- Instrument Of Enforcement 5/19/2009 12:00:00 AM by bkoganbing
Viewed today, 74 years after the film came out Sanders Of The River is a paradoxical film with the good and bad of British colonial attitudes of the 19th century. It's based on the first novel by Edgar Wallace, prolific British author who spent much time in Africa during the latter 19th and early 20th century.
Sanders played by Leslie Banks is the local administrator of an area of what is now Nigeria and a man who is confidently shouldering the white man's burden as he saw it. Nevertheless he's probably the best representative of his type in the area, someone the British see as the best in themselves.
He's taken the trouble to study the languages and cultures of the various tribes in his area and mixes in the local politics judiciously and fairly. When one of the tribal kings, Tony Wane, starts resorting to the slave trade which the British fought vigorously to suppress, Banks comes up with his own instrument of enforcement.
His instrument is rival king, Paul Robeson of a different tribe and on that the plot of Sanders Of The River turns.
Robeson was over in the United Kingdom at the time because he could not get the kind of film roles he wanted in the USA with America hung up on stereotypical blacks. Though the film is a salute to the judiciousness and fairness of British colonial role, Robeson took the part because I believe it gave him a chance to show the real Africa. There is no way America was ever going to make this kind of film. After MGM's near disaster with Trader Horn, American companies shied from location shooting until there until The African Queen and King Solomon's Mines.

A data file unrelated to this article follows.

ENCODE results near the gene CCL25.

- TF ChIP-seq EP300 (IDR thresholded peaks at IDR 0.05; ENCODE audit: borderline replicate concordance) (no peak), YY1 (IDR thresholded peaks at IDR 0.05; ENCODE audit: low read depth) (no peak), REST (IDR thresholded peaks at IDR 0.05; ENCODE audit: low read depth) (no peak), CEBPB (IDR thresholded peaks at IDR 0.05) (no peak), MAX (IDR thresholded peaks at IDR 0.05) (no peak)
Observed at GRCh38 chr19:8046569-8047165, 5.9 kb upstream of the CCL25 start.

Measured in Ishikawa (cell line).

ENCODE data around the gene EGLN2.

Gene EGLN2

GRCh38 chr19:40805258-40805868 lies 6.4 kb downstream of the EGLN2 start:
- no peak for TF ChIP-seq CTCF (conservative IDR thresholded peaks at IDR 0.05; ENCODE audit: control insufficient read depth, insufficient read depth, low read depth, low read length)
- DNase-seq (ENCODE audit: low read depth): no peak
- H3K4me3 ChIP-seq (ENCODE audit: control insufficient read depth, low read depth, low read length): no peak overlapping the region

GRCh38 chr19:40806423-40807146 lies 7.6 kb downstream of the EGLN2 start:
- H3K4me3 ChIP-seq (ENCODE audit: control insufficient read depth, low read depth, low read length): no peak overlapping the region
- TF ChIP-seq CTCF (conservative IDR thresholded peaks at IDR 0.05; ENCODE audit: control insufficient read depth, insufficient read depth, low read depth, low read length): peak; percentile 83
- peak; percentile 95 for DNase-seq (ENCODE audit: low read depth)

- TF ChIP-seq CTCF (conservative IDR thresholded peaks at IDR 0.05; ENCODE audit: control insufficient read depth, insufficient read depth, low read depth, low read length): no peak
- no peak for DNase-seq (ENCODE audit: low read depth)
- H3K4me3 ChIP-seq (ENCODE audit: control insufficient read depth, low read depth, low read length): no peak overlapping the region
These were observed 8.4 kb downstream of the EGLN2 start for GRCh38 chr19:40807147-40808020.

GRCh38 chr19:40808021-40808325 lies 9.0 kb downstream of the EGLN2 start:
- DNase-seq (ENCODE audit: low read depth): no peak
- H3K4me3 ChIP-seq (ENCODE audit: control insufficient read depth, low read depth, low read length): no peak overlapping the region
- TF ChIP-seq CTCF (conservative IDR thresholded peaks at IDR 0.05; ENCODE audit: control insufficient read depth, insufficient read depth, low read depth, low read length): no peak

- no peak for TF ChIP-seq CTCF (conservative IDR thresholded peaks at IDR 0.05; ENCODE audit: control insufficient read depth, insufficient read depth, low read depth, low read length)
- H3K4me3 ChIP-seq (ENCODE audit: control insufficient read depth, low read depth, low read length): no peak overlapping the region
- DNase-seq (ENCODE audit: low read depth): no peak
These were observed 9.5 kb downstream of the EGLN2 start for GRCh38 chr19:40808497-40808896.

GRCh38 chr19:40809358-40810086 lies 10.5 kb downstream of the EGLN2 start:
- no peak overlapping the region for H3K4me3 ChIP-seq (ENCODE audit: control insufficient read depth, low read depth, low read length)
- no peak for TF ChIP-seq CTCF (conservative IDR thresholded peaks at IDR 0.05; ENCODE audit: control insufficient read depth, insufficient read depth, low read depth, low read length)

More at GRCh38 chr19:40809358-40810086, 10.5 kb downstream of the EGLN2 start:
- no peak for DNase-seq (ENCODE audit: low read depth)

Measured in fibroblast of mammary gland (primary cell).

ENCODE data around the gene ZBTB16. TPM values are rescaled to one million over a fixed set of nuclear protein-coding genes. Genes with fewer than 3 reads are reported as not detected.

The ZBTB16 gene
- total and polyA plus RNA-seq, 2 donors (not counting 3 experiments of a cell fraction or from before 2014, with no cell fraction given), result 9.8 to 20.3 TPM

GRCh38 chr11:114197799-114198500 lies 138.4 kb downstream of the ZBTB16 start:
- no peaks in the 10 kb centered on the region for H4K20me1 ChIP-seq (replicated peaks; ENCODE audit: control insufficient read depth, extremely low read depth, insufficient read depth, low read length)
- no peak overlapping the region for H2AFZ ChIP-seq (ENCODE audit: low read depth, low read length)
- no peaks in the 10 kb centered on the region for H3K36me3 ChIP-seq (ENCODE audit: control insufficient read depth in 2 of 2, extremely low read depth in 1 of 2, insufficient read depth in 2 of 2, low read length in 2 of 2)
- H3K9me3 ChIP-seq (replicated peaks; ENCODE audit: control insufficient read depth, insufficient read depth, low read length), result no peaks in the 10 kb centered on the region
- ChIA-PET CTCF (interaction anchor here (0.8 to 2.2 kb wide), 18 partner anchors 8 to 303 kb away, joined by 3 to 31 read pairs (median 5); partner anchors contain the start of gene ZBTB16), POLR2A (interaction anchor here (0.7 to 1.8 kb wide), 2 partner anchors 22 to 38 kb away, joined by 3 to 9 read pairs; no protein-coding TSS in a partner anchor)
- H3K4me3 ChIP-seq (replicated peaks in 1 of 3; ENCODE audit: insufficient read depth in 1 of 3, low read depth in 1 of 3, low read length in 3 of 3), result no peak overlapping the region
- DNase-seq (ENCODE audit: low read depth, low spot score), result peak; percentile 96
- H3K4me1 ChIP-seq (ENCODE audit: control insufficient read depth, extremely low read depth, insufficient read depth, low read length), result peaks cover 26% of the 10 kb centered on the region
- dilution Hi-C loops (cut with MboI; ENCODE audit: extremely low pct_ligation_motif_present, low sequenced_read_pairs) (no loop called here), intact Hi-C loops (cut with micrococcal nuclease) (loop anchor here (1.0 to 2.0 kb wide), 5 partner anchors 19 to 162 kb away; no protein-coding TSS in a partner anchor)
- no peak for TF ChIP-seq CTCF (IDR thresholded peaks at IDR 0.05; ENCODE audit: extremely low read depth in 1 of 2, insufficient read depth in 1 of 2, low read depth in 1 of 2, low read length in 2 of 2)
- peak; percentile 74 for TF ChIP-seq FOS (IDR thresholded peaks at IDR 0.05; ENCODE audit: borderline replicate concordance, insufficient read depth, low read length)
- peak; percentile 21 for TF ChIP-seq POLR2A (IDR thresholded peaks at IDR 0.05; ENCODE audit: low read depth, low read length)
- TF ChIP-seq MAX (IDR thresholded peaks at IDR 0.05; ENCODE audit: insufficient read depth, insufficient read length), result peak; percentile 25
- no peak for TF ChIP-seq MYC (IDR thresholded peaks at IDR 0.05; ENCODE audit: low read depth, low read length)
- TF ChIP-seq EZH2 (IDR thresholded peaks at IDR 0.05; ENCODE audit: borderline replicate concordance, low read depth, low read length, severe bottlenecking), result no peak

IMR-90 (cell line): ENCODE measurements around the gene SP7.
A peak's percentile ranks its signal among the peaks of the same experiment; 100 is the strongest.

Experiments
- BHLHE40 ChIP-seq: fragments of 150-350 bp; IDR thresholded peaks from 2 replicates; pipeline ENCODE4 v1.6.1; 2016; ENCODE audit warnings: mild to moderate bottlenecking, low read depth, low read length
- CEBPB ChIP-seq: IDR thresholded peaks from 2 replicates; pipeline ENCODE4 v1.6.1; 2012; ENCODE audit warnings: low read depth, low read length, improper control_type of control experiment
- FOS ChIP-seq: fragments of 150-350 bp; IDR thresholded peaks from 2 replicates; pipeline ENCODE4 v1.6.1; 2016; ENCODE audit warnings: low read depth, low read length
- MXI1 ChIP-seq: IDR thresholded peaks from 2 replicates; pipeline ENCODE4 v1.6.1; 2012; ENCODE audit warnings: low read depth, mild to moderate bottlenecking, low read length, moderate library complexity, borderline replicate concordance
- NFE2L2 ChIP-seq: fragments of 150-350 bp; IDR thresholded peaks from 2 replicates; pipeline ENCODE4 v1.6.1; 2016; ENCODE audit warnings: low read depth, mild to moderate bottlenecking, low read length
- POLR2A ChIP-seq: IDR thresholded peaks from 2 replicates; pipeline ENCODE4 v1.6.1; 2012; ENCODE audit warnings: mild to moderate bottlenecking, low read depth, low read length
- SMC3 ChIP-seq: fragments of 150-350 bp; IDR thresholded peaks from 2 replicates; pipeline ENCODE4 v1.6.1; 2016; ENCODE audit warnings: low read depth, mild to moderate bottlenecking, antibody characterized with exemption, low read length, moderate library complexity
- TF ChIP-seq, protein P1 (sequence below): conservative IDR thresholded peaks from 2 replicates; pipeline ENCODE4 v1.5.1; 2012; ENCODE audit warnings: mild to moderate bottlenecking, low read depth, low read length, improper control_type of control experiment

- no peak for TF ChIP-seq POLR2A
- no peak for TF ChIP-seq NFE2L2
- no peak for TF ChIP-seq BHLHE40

Though taking place in the Nigeria area, the film was shot on location in the Kenya colony and we learned that the first Kenyan president, Jomo Kenyatta actually was an extra in this film. Robeson gets a chance to sing a couple of songs written by Mischa Spoliansky and Arthur Winder, but are as good in the black idiom as Gershwin's Porgy and Bess. No way Paul Robeson would have sung them if they weren't.
Robeson is joined in the vocal department by Nina Mae McKinney who scored big in King Vidor's Hallelujah, but was then unable to find decent roles for a beautiful black singer. That would wait until Lena Horne came on the scene and not altogether satisfactorily done there. She plays Robeson's wife and mother of his child and her capture by the rival king sets off a potentially nasty blood bath.
Sanders Of The River though incredibly dated should be seen quite frankly because of that. Robeson's singing voice is at its best here and this is a picture of Africa you won't get in Tarzan films.
- Ripping Yarn 11/3/2008 12:00:00 AM by dsewizzrd-1
Paul Robeson is the star in this Ripping Yarn, with the British keeping the 'picaninnies' under control in Nigeria.
A number of pastoral African scenes of the National Geographic variety (if you know what I mean) are included in this story of the conflict between two tribes in the African heartland.
Don't believe the undergraduate comments here - this is nowhere near as racist as the B grade American films made in the same era ("The Jazz Singer" for instance, and it's ilk), or TV series of the fifties - the Africans are dead glamorous and brave, and the British characters wooden and two-dimensional.
- Paul Robeson as a tribal chief in Colonial Nigeria sings some songs and helps quell lawlessness. 11/1/1998 12:00:00 AM by Art-22